Mianzi, or "one's face" is a concept of great importance in Asia. It's a source of pride and power, but since it depends on the impression of others, it is always a significant risk factor in China.
“Face — a cliché, but it’s so true — is the currency of advancement,” Tom Doctoroff of J. Walter Thompson advertising told the New York Times. “It’s like a social bank account. You spend it and you save it and you invest. And when you take away somebody’s face you take away someone’s fundamental sense of security.”
If you cause your Chinese manager to lose face in front of his underlings, he may leave and never come back. A friend may stop talking to you, and a business deal, even with outstanding terms, may die a sudden death if you cause a loss of face. What's more, the higher someone's rank, the further they have to fall, and consequently the more vulnerable they are to the vagaries of losing and saving face.
If you're working in China, here are some points you need to be aware of:
Losing Face: Being embarrassed in public is the main source of loss of face. Calling someone out or giving negative feedback to them in front of others causes humiliation and loss of face. Likewise, open confrontation, refusing food or drink, forgetting to cc them, or not strictly respecting the hierarchy are all grounds for loss of face. On the other hand, praising one person too much can cause others to lose face.
Saving Face: Because the consequences of losing face are so dire, Chinese (and most other Asians) invest a lot of effort in not causing anyone to lose face. This means they may be heavy on diplomacy, to the point where they don't tell you the truth because it may be embarrassing to someone (maybe you, in their perception). Feedback on performance is touchy. You may need to pull out some diplomacy yourself - which means paying attention to how you say something and when you say it. Be indirect, listen a lot, don't push a point. You can see why transparency is an alien concept in China.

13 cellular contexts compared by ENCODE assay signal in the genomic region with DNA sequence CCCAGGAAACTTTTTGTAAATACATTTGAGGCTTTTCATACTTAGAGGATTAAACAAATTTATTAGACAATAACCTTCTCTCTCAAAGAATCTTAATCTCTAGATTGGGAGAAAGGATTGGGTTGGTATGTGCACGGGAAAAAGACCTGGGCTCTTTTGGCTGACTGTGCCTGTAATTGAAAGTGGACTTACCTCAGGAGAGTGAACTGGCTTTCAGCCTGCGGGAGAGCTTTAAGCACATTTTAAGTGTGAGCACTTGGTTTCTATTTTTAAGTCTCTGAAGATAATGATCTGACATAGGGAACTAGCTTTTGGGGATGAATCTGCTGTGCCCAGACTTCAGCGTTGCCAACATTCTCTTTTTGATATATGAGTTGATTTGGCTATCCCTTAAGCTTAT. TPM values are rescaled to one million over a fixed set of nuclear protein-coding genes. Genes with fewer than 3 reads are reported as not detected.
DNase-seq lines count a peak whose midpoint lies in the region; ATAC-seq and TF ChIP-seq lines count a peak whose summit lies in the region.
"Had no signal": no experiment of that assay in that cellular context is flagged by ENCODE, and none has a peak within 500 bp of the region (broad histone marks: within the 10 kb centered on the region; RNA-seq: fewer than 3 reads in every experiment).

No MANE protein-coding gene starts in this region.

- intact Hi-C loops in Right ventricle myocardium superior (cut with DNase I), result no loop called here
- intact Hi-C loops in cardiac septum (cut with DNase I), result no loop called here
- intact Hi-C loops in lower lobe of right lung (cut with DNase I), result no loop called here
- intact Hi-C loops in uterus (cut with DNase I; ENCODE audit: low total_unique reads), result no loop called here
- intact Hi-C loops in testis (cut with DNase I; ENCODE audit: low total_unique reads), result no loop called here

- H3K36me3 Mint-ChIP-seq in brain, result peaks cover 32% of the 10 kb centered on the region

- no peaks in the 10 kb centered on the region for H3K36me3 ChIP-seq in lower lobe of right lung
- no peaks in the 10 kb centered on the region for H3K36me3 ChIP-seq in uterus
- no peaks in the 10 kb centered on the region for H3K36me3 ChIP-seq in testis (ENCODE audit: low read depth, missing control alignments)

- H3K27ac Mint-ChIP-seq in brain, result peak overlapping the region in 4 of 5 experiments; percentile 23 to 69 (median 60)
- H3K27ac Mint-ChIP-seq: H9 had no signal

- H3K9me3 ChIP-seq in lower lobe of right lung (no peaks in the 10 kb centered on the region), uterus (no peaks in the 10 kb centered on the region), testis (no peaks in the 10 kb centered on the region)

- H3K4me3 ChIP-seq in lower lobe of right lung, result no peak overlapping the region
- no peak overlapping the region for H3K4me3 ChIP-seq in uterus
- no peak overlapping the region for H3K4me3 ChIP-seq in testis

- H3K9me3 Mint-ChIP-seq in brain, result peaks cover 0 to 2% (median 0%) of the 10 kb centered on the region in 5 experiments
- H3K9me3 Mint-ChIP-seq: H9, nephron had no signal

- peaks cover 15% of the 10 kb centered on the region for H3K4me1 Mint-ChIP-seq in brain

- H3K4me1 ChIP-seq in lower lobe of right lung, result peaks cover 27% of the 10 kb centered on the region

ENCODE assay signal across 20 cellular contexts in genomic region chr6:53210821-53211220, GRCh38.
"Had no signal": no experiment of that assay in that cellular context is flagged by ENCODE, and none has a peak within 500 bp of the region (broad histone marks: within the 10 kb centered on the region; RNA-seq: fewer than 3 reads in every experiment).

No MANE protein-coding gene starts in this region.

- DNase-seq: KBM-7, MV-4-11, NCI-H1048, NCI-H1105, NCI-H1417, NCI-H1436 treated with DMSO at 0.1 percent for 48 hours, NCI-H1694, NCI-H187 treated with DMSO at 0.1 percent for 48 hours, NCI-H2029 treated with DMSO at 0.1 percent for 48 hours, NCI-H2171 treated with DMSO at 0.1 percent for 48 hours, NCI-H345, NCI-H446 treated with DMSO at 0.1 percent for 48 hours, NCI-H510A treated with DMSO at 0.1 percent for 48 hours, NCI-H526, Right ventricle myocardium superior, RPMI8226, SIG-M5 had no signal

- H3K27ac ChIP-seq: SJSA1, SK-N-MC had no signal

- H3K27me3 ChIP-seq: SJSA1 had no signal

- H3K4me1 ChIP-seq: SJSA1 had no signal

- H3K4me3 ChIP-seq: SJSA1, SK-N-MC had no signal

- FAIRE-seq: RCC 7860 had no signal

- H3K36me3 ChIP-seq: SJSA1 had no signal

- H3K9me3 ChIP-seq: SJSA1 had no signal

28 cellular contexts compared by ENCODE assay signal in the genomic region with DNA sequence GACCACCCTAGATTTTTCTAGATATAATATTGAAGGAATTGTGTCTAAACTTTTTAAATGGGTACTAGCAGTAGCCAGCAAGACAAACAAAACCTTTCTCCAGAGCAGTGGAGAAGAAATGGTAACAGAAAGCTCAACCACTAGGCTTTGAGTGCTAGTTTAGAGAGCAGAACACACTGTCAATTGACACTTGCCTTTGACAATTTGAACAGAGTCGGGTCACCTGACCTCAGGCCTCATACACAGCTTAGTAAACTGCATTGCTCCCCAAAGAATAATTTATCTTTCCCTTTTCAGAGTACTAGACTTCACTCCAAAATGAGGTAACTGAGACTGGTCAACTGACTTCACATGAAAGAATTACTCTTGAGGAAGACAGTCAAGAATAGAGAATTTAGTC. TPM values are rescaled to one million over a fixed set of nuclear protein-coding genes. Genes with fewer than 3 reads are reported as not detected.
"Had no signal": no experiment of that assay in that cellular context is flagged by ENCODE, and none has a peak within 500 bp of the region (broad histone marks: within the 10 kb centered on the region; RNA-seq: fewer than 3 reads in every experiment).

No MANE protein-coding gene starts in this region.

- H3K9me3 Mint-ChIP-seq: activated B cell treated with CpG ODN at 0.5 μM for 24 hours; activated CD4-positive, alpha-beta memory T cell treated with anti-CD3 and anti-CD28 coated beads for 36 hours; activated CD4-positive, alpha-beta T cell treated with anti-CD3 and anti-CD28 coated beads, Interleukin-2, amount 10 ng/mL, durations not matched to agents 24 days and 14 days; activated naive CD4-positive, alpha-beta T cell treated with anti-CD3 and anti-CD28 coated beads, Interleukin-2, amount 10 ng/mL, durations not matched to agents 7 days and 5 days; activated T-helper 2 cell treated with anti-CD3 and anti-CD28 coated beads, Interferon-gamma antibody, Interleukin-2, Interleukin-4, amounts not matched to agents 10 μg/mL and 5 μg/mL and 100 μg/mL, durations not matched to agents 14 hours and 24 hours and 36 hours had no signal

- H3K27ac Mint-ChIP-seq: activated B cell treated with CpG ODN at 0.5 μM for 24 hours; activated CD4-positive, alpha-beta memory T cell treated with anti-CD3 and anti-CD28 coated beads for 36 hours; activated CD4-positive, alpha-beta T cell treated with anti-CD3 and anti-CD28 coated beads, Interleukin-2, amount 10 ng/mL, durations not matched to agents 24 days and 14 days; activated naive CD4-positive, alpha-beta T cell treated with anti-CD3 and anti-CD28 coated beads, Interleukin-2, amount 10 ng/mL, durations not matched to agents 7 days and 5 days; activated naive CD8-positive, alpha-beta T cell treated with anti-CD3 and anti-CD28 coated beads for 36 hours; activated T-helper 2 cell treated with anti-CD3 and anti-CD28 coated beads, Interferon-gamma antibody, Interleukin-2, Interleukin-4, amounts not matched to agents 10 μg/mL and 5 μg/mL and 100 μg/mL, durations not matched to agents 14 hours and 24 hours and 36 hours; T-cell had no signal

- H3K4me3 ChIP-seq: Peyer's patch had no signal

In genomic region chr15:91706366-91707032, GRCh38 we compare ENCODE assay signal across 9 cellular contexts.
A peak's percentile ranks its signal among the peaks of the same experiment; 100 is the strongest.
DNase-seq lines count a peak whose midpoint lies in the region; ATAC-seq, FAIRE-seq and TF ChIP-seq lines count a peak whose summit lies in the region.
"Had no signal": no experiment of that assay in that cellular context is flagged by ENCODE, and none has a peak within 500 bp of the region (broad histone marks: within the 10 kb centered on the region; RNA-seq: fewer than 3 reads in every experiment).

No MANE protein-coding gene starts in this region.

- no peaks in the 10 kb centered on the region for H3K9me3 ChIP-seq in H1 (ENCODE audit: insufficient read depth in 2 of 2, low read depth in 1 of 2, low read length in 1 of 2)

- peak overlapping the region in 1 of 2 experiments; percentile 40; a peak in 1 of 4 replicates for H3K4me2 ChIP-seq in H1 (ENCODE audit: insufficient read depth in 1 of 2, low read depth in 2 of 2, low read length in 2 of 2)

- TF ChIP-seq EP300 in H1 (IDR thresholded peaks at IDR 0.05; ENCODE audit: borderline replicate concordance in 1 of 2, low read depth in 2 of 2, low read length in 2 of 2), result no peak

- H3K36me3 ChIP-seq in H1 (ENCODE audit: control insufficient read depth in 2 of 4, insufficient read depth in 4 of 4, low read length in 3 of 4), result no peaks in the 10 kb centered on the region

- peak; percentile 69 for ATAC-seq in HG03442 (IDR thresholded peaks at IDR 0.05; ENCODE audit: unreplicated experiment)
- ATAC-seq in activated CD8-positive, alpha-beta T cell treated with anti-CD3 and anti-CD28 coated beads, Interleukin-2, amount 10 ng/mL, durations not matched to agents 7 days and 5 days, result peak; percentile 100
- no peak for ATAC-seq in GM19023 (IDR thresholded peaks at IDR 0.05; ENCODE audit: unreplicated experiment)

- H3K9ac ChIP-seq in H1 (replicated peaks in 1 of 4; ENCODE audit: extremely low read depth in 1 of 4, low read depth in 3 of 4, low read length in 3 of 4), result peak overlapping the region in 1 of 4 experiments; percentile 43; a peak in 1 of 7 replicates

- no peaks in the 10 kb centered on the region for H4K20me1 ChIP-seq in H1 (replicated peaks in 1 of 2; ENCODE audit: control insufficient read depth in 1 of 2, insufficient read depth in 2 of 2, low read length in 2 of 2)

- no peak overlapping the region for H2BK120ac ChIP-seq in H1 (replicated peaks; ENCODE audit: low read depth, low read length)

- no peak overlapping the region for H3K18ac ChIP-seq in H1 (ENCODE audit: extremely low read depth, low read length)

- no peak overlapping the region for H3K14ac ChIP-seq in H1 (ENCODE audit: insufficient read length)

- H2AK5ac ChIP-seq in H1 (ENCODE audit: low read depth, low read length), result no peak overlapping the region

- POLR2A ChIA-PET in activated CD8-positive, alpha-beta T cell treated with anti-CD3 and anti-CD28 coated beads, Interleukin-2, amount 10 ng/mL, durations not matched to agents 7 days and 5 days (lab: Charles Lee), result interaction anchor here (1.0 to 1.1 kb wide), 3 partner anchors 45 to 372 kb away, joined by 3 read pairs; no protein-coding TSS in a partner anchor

Giving Face: This is like banking some of that "face currency." You attend a person's event, you praise them in public, you choose a gift befitting their status, you pay extra for a private room for dinner, and anything else that communicates "I believe this person is important" all give face to that person. Building a strong and trusting relationship by "giving face" can help bank against unintended insult.
Mending Face: This is hard but possible, depending on the degree of your faux pas. You could invite the person out for a meal, explain that, because of the differences in culture, the outcome of your action was inadvertent (be sure to show your sincerity). You can ask them for advice (if the faux pas has been public, this should also be public as well). You can humbly apologize (again, if the faux pas has been public, this should also be public). If necessary, your superior can intervene and ask how the mistake can be mended.
Above all, don't underestimate the importance of Face. As a Chinese proverb says, "Causing someone to lose face is like dropping something down a well. The only way to get it back is to go down after it!"
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